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Lasers Lighten the Laboratory Load

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Daniel C. McCarthy, Senior Editor

Scientific lasers are in the foreground as an applications market but, in the lab, they must deliver the functionality, reliability and ease of use to remain in the background as tools.
Laser manufacturers take note: A nonscientific survey indicates that scientists want a highly tunable turnkey laser with configurable pulse widths and repetition rates. It should be easily mode-locked, have good shot-to-shot and long-term stability, be ready to use with the flip of a switch and cost little more than an optical microscope.

“Yes, I want a laser that puts out all wavelengths and that operates from continuous-wave to attosecond pulses and that costs next to nothing,” said Richard Zare, director and eponym of the Zarelab at Stanford University in Stanford, Calif. And yes, he was speaking tongue-in-cheek, but he was much more sincere when he said, “Without lasers, most of my research wouldn’t happen.”

That applies to research beyond Stanford, too, limited though lasers are when compared with Zare’s ideal. In fact, scientific laser markets fared well while other revenue streams were drying up for technology vendors. Several suppliers reported that sales of these devices had remained strong while other laser products had declined. Coherent Inc. in Santa Clara, Calif., reported that its scientific laser sales actually increased 20 percent amid an otherwise sluggish laser market.

Driving those sales were academic researchers as well as analytical instrument manufacturers and integrators, such as Becton Dickinson and Jobin Yvon Horiba. Spectroscopy — including pump probe, fluorescence, Raman and anti-Stokes Raman techniques — remains the most prevalent application, but the hottest growth has been in multiphoton excitation, a field that one laser supplier described as halfway between a commercial and a scientific market.

“The more exposure end users get to multiphoton techniques, the bigger the market will get,” said Paul Ginouves, business development manager for Coherent. “Multiphoton excitation is in the same kind of place that flow cytometry was 20 years ago.”

Although still in an embryonic stage, multiphoton research is evolving into a hybrid field that encompasses physics, chemistry and biology. “So researchers, although they’re not laser jockeys, want to get the maximum functionality when they plunk down $250,000,” Ginouves said. “That drives them toward ultrafast technology because these lasers have the broadest tunability and functionality.”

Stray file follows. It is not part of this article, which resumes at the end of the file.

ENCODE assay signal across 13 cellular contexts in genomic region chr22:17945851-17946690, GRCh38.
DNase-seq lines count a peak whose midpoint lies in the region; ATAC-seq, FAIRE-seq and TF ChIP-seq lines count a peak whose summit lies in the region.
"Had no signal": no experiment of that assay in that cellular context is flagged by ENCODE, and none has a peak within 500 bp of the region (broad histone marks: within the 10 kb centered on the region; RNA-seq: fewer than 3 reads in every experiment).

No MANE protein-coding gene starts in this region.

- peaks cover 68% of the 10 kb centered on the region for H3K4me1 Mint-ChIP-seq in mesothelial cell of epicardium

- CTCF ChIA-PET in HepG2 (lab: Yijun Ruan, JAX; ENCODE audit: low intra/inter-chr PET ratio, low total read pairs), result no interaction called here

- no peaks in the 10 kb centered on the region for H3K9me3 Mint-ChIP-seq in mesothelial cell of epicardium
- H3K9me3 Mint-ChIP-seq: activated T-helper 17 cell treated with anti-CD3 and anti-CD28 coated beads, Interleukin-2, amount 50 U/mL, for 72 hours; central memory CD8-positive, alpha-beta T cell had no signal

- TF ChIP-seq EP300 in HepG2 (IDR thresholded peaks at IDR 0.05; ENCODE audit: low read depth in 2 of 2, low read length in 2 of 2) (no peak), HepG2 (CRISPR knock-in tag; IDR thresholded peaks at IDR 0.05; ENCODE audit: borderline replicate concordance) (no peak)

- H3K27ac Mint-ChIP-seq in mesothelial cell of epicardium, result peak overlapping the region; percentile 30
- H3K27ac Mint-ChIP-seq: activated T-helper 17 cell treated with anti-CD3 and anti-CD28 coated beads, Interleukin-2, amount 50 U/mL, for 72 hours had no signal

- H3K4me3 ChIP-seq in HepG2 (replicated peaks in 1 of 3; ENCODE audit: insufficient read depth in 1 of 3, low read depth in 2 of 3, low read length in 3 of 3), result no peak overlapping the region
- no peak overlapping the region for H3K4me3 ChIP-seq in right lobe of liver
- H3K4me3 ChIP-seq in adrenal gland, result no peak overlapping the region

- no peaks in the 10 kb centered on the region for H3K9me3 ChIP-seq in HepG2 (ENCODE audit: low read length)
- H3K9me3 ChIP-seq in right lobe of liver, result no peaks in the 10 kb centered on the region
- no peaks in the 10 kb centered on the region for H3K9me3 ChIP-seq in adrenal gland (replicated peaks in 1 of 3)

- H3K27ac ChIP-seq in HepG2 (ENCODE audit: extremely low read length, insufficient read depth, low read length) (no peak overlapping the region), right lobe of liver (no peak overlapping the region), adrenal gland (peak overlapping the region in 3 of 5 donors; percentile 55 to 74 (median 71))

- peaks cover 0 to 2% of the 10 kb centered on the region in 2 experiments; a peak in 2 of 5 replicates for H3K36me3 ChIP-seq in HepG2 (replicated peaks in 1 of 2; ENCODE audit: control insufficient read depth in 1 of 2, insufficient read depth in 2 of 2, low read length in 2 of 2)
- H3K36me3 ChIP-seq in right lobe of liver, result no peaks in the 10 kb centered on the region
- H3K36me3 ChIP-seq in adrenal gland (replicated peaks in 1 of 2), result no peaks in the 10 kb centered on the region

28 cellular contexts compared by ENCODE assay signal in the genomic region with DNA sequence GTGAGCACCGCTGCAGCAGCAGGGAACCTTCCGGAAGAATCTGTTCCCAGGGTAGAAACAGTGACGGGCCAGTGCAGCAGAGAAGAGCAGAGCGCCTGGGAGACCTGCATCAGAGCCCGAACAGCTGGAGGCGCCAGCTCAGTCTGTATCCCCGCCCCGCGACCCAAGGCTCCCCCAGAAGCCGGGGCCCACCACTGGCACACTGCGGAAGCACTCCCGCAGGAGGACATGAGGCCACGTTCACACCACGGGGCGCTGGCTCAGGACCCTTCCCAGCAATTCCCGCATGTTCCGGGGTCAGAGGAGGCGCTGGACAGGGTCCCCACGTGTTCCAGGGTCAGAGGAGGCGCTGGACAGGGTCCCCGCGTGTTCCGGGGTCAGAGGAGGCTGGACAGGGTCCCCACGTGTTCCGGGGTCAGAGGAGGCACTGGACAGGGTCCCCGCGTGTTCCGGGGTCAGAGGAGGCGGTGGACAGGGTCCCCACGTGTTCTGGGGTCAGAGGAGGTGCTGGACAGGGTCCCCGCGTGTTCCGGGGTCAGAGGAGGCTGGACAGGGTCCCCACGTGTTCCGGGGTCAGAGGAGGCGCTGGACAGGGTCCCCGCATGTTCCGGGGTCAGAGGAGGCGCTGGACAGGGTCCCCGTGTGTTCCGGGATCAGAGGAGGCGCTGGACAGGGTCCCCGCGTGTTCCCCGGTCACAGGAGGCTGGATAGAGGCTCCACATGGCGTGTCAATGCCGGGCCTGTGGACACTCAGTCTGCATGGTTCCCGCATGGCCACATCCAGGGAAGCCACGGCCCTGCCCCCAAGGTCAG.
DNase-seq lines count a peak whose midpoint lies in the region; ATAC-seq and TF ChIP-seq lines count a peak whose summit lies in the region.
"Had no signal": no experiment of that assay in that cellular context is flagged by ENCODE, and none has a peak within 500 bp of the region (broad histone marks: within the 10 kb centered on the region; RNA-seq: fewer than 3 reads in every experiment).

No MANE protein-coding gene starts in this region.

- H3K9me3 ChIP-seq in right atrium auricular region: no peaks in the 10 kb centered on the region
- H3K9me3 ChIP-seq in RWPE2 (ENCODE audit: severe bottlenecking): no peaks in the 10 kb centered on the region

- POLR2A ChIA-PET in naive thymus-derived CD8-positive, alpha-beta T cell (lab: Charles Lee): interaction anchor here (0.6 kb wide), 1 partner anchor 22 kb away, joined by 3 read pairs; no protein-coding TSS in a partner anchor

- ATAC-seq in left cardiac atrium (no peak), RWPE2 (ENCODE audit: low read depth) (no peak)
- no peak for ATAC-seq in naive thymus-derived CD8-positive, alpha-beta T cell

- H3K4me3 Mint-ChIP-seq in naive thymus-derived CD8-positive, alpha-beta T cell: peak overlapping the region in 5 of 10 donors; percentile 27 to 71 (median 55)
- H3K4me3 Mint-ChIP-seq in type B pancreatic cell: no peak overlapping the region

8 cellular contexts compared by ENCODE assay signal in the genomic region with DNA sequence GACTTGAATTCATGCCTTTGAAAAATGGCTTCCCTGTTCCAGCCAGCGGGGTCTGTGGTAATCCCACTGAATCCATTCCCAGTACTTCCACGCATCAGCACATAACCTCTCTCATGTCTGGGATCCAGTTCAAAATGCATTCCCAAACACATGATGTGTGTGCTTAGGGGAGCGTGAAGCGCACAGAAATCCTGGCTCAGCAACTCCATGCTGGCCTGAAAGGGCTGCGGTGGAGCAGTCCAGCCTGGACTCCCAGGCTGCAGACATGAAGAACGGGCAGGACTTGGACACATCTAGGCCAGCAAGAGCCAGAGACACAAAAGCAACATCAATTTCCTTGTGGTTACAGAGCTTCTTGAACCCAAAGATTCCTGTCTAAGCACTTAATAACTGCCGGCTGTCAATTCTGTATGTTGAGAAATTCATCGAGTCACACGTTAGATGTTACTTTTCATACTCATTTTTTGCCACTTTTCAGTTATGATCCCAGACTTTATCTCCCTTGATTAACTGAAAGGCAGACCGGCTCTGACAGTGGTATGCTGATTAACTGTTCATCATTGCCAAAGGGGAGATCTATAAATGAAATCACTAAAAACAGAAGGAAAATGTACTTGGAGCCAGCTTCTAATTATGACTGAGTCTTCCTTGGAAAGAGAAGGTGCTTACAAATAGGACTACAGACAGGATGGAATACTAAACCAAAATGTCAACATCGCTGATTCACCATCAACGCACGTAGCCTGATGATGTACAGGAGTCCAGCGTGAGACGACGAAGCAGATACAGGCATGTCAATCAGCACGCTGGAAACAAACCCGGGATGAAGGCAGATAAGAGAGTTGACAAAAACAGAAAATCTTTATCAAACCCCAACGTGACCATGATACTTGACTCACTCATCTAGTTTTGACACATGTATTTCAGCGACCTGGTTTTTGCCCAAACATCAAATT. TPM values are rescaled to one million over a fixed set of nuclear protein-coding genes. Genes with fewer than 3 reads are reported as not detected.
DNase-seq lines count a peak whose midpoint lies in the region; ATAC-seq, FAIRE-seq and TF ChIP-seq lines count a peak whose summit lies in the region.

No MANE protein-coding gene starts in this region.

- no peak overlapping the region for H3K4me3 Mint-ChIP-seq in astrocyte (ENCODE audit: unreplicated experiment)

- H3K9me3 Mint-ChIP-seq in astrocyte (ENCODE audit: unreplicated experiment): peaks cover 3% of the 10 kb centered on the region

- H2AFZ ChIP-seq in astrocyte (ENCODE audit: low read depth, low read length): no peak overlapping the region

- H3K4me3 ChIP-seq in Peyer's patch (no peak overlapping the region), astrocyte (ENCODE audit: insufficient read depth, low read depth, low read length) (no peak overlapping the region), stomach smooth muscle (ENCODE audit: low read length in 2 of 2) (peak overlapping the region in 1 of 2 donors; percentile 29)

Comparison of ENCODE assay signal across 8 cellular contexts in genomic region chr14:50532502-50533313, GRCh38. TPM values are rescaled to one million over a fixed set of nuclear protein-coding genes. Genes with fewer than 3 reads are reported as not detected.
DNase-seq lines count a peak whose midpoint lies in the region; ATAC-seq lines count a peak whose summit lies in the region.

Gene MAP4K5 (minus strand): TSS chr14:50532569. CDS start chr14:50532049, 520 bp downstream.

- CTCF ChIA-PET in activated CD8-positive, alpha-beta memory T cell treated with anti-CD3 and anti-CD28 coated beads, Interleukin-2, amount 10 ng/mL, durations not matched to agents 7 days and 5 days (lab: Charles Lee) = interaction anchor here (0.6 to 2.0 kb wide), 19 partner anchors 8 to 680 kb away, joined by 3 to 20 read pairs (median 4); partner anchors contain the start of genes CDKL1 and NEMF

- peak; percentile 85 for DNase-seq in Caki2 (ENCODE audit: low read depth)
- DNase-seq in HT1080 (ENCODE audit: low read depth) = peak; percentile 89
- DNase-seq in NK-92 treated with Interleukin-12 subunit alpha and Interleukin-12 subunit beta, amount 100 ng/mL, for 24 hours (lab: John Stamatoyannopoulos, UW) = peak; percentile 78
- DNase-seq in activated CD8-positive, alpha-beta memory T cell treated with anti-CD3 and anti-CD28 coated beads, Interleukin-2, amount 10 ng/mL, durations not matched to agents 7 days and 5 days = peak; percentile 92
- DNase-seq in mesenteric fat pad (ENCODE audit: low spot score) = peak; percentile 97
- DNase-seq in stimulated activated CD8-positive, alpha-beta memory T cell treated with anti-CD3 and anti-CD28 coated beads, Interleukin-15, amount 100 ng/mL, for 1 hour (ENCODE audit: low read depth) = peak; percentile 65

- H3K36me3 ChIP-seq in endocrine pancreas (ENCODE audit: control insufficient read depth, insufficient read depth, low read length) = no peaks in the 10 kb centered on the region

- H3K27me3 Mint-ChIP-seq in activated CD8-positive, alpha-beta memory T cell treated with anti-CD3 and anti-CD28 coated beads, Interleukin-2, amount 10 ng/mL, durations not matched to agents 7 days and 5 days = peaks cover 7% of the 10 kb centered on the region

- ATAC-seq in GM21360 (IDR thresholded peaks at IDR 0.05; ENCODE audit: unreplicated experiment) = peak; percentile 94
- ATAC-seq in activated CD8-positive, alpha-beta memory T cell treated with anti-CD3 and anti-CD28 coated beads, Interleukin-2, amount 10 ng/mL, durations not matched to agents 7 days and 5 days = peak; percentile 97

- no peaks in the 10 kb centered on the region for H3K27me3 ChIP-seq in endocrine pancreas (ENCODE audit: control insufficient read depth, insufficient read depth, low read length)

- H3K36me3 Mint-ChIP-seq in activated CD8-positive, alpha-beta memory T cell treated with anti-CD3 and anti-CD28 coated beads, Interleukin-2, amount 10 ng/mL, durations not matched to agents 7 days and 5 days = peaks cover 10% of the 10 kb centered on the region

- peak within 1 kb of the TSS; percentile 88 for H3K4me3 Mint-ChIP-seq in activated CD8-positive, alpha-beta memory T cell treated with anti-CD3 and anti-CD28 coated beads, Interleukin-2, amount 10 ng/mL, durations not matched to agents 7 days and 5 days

Typically, applications drive the research. Ultrafast Ti:sapphire lasers, however, continue to enable new and unanticipated experiments. Courtesy of Coherent Inc.

But functionality does not equal complexity. Most multiphoton users are biologists and chemists who prefer to focus on the experiment rather than on its tools. “Physicists don’t mind as much because they have fun with lasers and they don’t mind tweaking them once and a while, but chemists and biologists expect more ease of use,” said Arndt Kruger, director of marketing for the industrial and scientific business unit of Spectra-Physics in Mountain View, Calif.

Lasers on the brain

When Marvin Minsky developed the first confocal microscope in the 1950s, he speculated on its potential for mapping interconnections of live brain cells. The application never coalesced, in part because the light sources available at the time were noncoherent and comparatively dim, which prolonged scanning times. Instead, confocal microscopy waited nearly 40 years for lasers that were compact and powerful enough to make the technique practical. In the relatively short time since then, multiphoton microscopy — evolved from confocal techniques — has realized Minsky’s dream.

Both multiphoton and confocal microscopes rely on laser light to excite fluorescence in a sample, but multiphoton technology uses two or more infrared photons instead of confocal’s single visible or ultraviolet photon. Also, infrared radiation not only penetrates deeper into tissue, but also incurs less damage to cells and tissue outside of the focal plane, which enables extended three-dimensional imaging of living tissue.

Multiphoton — specifically two-photon — techniques underlie neurobiologist Steve Potter’s attempts over the last three years to teach rat neurons a lesson. Potter affixes neurons taken from embryos into electrode-embedded petri dishes that maintain two-way communication between the cells and a computer. He hopes that if he can coax his simulated animals — called “animats” — to learn, he can make movies demonstrating how brain cells make connections that enable learning. The plot of his movies will unfold under a multiphoton microscope driven by a Ti:sapphire laser.